By Greg Tillotson
Thinking about doing a few home upgrades? Your local government may require you to seek a planning permit before you get started. Also known as a building permit, this document essentially grants you permission to proceed with a certain construction project or update and helps to ensure that it’s done properly. Typically, obtaining a permit requires having one or more inspections done before starting the work.
Municipalities usually only require permits for structural changes or things that affect the public utility (such as gas or electric lines), but occasionally, you’ll have to get approval for other things, too. What happens if you skip the whole permit thing? At best, your insurance could deny you coverage and you could incur fines from the city. At worst—because of a lack of inspection—your project could fall apart or be unsafe to workers or residents. You also run the risk of having to tear apart and redo your project if it’s not up to code.
Before you get started on any home upgrade, make sure you don’t need a permit. Because permit rules vary widely from one municipality to the next, it’s important that you check with your town or city to make sure you’re compliant before beginning any project. Here are a few home updates that you probably need a permit for, depending on where you live.
Installing New or Altered Fencing—It seems like such a silly and minor alteration, but fencing is a big deal in the permit world. The fence permit will guide two primary things: the height of the fence and the location of the fence. Most cities and towns have regulations on fence heights, and if a fence is shorter than a certain height (say, shorter than 6 feet tall), it may not require a building permit. Where the fence is installed may be a matter of zoning, as well. Since many fences run around the perimeter of a property, it’s important that you’re aware of exactly where your land begins and ends.
Installing a New Deck or (Sometimes) Patio—Technically, a new deck or porch is considered a new structure, which means you’ll most likely need to obtain a building permit for the job. You’ll need to provide your local government with some key information before they’ll approve the permit, such as the structure’s dimensions, square footage and possibly even what material will be used. Whether or not you need a permit for a new patio depends on where you live, but you probably need to acquire one for a new patio that’s made using poured concrete.
Installing a New Ceiling Fan or Light—Yep, you read that right! Did you know that, in some jurisdictions, you have to have an electrical permit to install a new ceiling fan or light fixture? You may need to apply for a permit if your electrician plans to wire for a new ceiling fan and even if he or she plans to replace one that’s already installed. For example, in Dallas, Texas, an electrical permit is required for “maintenance, repair, relocation or replacement of any existing light fixture, receptacle, switch, ceiling fan or circuit breaker.” Be sure to check with your local permit office to get the specifics on local laws.
Installing or Altering a Driveway—Your local government may require what’s often referred to as a grading and paving permit to oversee the new installation of driveways and walkways. Often, permits are needed for any kind of driveway-related work—new installations, widening, lengthening and other alterations. This is another home upgrade that can be affected by zoning (and may require additional zoning permits) so it’s not something you want to skip.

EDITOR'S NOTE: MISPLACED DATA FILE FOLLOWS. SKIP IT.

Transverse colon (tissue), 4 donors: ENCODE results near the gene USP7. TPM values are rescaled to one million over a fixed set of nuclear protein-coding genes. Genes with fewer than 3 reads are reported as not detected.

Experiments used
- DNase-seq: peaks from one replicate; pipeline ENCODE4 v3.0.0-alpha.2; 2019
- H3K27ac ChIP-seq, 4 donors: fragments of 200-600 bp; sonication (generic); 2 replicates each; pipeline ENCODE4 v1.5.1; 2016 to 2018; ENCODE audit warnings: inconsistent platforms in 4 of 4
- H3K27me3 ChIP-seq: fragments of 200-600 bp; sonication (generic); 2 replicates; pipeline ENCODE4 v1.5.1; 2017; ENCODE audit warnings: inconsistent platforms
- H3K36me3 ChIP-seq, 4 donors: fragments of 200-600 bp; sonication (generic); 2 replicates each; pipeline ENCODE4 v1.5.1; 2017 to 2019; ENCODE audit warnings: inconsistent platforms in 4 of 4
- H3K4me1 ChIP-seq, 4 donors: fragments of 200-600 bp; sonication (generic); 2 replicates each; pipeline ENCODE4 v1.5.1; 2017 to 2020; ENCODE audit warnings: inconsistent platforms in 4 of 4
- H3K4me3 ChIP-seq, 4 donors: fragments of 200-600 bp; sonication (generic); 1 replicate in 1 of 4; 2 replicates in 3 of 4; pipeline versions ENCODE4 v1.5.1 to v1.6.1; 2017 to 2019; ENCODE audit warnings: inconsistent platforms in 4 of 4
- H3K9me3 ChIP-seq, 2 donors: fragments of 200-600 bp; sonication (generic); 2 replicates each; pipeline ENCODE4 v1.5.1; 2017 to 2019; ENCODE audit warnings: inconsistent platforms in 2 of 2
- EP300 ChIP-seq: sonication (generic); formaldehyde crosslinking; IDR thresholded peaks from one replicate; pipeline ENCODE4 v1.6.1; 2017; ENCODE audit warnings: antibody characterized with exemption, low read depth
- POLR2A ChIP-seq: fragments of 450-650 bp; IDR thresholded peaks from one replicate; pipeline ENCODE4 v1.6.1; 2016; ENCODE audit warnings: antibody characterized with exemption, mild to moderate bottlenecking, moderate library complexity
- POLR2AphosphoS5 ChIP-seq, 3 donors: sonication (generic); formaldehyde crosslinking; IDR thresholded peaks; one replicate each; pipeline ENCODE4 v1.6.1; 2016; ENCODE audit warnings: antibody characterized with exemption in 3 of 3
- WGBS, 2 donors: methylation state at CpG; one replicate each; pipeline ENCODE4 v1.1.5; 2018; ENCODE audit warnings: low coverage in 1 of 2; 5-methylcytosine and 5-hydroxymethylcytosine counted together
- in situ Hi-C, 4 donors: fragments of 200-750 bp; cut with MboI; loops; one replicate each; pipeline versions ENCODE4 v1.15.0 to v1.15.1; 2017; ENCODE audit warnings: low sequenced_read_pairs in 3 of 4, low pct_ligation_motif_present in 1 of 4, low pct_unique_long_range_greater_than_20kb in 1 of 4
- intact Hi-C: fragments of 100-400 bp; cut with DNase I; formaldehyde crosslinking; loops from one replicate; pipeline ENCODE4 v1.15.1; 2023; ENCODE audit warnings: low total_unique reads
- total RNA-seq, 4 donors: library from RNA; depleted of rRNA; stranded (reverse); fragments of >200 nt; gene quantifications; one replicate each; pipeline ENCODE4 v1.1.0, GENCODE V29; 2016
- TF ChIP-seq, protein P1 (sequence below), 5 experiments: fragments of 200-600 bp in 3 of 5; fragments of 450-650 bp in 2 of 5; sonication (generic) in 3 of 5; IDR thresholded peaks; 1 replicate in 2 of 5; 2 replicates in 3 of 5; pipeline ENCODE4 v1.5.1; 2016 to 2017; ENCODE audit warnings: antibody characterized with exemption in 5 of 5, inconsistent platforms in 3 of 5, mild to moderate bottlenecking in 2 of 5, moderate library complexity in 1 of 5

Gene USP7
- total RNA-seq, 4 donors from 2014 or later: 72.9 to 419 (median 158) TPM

Basement Finishing Work—The basement finishing permit is one of the more unexpected ones on this list, but it’s no less important. It’s key for the safety of the residents and the structural integrity of your home that you go through the permit process and have experts come and give their seal of approval to your project. Many homeowners avoid this permit because they believe that the new living space will increase their home’s square footage and cause their tax bill to spike, but this is not so, since assessors generally don’t count basements as living spaces. Usually, basement refinishing will not affect your tax liability.
Installing an Above- or In-Ground Pool—Jurisdictions vary widely when it comes to pool permits, with some cities requiring permits only on large in-ground pools and some requiring permits on permanent in- and above-ground pools. Typically, you’ll be required to submit detailed pool design and installation plans to your city’s permit office before they will approve or deny the project. Note that you may also be required to obtain a permit to install a hot tub. Additionally, you may need an electrical permit, depending on how much new wiring and electrical work must be done in order to install the pool or hot tub.
Installing Solar Panels—If you’re looking to decrease your reliance on the grid and minimize your carbon footprint by going solar, good for you! But the process may be a bit more complicated than you might expect. Cities, towns and even states often require building permits, electrical permits and other types of permits for installing photovoltaic (PV) solar panels. Don’t start your solar panel installation without checking with the local government first, as some jurisdictions have limits on how many solar panels can be installed and where they can be installed.
You may think of local permits as costly hassles, but the truth is that they help prevent faulty construction and help ensure that your project goes smoothly. In the end, skipping the permit may cost you much more than the permit fee itself—fines, insurance issues and fixing faulty jobs can put you over budget. Your best bet is to follow your local building codes and acquire the right permits for the job, no matter how silly they may seem!